Sunday, January 07, 2007

The NAB Code

That’s not to be confused with the Morse Code or the daVinci Code. It’s the voluntary standards set up by the National Association of Broadcasters. Back in the days of family tv, it meant there would be no ads for liquor or “personal products.”

Personal Products can be defined, loosely, as things you would not pull out and hold up during a church service. You might hint at them, perhaps ask your pharmacist in quiet tones, or go through a check-out with a person of the same gender.

You certainly would not see them on tv. You would hear about Special-K, but not Preparation-H. They would talk about a Boutique, but not Feminique. Learn about Spartans, but not about Trojans. And, yes, John Barleycorn was taboo, as well. People even thought there was a law against advertising whiskey on tv.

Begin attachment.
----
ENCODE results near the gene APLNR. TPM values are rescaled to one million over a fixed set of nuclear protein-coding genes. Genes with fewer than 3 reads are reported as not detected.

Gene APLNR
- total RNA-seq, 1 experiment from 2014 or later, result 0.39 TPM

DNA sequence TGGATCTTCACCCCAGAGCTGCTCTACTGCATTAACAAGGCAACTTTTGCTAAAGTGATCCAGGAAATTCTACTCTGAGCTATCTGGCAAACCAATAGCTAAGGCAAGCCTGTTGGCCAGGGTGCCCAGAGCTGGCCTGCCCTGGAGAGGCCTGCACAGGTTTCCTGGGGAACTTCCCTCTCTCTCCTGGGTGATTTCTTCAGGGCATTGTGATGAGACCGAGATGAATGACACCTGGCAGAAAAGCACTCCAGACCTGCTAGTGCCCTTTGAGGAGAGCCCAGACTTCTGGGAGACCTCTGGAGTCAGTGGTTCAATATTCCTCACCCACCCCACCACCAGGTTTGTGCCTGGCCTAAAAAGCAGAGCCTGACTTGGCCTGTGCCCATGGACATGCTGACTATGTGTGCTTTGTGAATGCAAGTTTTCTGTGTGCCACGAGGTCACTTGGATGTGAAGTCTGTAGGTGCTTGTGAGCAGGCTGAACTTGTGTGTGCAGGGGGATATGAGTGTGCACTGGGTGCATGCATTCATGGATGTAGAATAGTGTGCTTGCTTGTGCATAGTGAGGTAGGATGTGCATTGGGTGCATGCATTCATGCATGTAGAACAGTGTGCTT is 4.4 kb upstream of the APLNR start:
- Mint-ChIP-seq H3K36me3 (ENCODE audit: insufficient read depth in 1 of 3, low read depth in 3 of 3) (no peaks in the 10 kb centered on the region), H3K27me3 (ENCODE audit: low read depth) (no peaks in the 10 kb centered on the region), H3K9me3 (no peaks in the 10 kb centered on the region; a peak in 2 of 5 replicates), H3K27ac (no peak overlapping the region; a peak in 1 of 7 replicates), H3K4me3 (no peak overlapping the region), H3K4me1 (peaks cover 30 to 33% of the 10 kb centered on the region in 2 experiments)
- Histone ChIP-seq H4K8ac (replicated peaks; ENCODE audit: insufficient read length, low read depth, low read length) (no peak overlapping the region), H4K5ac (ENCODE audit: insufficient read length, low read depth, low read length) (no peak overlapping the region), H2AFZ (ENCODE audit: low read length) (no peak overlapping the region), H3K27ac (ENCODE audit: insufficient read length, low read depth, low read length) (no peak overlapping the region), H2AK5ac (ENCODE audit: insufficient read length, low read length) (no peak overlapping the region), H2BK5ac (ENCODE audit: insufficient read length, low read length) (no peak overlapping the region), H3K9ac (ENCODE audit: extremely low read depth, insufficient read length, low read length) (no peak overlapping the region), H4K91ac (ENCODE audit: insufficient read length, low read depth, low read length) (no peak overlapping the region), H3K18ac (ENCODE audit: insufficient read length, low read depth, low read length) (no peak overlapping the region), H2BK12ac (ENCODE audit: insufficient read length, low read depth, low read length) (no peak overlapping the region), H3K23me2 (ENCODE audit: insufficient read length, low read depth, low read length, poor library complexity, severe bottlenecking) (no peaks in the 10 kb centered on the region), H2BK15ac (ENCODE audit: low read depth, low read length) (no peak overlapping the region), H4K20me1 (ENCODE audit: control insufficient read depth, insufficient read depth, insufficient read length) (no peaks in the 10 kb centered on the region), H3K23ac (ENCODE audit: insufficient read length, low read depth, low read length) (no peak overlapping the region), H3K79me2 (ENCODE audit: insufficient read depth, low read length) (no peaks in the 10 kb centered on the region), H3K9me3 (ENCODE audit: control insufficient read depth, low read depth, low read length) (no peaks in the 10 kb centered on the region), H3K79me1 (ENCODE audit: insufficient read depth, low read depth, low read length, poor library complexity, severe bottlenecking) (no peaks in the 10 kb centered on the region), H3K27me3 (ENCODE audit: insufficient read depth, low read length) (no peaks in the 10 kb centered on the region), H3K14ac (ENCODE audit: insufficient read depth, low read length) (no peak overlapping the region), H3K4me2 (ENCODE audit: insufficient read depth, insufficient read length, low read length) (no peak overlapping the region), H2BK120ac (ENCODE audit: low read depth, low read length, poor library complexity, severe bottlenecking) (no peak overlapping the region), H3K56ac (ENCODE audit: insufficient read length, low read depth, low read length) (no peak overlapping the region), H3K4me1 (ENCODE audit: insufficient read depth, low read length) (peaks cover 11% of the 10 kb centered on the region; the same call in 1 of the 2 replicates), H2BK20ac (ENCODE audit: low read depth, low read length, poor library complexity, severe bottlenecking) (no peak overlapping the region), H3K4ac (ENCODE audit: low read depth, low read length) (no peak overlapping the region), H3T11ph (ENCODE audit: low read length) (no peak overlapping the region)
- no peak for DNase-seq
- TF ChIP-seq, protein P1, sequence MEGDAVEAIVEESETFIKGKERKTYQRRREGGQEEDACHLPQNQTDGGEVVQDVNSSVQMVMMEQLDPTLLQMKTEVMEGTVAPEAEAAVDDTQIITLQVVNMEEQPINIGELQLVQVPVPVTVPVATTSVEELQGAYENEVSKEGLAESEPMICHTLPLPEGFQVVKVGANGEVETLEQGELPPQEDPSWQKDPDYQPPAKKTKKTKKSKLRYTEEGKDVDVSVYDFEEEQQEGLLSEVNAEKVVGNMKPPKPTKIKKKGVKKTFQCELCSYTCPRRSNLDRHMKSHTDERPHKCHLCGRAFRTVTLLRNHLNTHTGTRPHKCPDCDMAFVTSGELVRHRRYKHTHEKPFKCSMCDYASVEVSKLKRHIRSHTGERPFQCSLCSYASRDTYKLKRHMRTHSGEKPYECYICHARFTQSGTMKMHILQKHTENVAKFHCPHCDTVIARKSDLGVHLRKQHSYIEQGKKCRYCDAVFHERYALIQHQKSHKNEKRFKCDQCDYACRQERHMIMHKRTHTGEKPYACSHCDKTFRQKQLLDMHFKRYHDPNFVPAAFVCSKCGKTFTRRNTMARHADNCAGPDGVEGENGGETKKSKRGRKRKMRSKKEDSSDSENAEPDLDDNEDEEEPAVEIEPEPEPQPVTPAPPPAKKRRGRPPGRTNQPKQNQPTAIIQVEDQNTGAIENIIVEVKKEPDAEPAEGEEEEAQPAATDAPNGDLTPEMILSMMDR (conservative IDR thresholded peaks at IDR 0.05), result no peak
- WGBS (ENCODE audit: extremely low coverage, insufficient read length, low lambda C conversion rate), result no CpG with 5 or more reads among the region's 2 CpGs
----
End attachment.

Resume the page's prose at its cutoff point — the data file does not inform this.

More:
Now? It’s hard to tell if they’re holding a tube of toothpaste or Prep H. Those little boxes we went to a drugstore in the next town to buy? You can see them on late-night tv. I doubt there’s a product, other than maybe an abortifacient, that’s not advertised day and/or night.

I know that drugstore clerks just run the products over the scanner and probably don’t even think about it. But I really feel uneasy with them seeing a few of the very ordinary, daily items I buy. What are they going to think, that I have this or that condition?

Or do they even give a rat’s ass? (Sound of chewing gum snapping.)


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